Figure 1
Figure 1 Diagram of Endoscopic Ruler. A: The tip of Endoscopic Ruler; B: The structure of Endoscopic Ruler. 1: Tip; 2: Sheath; 3: Operating handle.

An empirical interpretation of OV performed by endoscopists was prior to the measurement of Endoscopic Ruler and the results would be recorded by a specific recorder at individual centers. Endoscopic Ruler was inserted through the biopsy channel of EGD and with its tip kept in the sheath until the sheath was sent into the region of interest. Endoscopists controlled the direction of the tip according to the angle of EGD and the location of lesions to make Endoscopic Ruler parallel with the target OV (the largest one), and then the varix size was measured. After measurement, Endoscopic Ruler could be drawn out slowly with the tip shut (Figure 2). All major findings with and without Endoscopic Ruler were recorded on digital pictures.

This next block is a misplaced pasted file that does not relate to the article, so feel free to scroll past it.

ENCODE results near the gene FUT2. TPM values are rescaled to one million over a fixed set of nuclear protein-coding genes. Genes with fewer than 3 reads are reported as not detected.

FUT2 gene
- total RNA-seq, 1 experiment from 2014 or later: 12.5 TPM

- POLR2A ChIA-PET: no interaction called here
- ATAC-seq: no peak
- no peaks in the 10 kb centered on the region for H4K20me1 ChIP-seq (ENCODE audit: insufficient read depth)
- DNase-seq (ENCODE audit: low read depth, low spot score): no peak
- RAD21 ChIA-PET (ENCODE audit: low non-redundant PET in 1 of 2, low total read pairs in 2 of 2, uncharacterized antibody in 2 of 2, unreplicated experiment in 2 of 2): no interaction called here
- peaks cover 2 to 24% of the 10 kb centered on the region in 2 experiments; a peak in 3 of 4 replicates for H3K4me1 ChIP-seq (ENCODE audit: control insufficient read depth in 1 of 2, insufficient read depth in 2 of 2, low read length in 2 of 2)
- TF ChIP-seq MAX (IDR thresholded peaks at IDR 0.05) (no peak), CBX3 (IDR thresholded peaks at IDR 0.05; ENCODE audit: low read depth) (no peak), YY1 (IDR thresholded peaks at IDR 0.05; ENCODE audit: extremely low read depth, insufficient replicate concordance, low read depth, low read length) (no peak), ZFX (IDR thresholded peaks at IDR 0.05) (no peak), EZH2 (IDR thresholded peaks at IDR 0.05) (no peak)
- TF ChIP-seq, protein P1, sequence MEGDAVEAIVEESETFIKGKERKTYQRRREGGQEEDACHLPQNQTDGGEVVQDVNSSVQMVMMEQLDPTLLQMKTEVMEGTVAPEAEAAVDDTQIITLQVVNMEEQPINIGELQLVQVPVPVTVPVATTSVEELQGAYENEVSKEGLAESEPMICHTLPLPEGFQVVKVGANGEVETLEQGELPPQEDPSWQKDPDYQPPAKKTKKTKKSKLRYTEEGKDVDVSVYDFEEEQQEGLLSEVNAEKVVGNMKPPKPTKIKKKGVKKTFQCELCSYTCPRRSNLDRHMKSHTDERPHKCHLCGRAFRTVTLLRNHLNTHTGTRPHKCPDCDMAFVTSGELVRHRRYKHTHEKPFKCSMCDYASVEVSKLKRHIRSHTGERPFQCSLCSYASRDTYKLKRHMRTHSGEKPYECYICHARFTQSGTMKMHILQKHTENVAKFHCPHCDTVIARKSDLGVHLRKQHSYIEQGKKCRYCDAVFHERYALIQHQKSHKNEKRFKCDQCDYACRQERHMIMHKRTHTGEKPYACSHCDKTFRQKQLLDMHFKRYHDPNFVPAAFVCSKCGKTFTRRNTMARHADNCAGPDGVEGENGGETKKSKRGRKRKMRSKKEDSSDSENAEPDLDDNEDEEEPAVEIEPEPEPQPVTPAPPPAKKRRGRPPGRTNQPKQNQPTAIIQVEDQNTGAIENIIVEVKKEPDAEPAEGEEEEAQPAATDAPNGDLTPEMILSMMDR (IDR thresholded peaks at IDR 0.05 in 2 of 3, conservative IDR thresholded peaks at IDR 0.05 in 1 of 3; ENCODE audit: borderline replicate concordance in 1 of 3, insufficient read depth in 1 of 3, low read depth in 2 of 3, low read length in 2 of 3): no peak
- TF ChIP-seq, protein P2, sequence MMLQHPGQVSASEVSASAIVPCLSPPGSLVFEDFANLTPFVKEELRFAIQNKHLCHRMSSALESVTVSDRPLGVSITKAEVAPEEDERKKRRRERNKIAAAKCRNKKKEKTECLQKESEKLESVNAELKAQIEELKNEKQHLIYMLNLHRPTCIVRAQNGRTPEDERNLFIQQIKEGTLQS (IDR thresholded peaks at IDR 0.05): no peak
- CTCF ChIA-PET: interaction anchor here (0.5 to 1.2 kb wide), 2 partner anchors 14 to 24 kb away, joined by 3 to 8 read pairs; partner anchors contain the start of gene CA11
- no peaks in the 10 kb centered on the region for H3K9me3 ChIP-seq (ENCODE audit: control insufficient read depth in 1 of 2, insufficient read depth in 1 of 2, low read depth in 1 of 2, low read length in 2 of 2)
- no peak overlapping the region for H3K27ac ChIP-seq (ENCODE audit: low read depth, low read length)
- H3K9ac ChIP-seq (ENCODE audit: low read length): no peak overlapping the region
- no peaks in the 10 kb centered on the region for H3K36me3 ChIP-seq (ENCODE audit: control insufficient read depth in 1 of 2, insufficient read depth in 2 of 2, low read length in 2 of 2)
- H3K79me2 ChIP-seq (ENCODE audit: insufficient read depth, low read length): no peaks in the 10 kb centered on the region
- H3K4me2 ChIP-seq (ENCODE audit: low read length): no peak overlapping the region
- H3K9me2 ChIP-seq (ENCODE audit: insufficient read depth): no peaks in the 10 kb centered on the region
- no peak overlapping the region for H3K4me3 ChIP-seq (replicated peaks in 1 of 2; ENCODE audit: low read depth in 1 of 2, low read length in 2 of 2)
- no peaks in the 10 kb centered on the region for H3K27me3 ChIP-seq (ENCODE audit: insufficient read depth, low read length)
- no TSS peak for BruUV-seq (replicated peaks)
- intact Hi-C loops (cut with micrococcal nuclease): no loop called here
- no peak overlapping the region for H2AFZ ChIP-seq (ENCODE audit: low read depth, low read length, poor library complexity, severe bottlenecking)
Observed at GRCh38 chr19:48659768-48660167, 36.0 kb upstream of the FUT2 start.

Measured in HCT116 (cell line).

Figure 2
Figure 2 Measurement procedure of Endoscopic Ruler. A and B: The operating handle of Endoscopic Ruler (A) when the tip is shut (B); C and D: The operating handle of Endoscopic Ruler (C) when the tip is open (D).
Study outcomes

The primary outcome was the successful measurement of varix size using Endoscopic Ruler: From Endoscopic Ruler being sent into the region of interest, the largest OV being measured, to Endoscopic Rule being drawn out. Secondary outcomes were the safety, operation time of Endoscopic Ruler, agreement on diagnosing large OV between the empirical reading of endoscopists and the objective measurement using Endoscopic Ruler as well as interobserver reliability on diagnosing large OV using Endoscopic Ruler.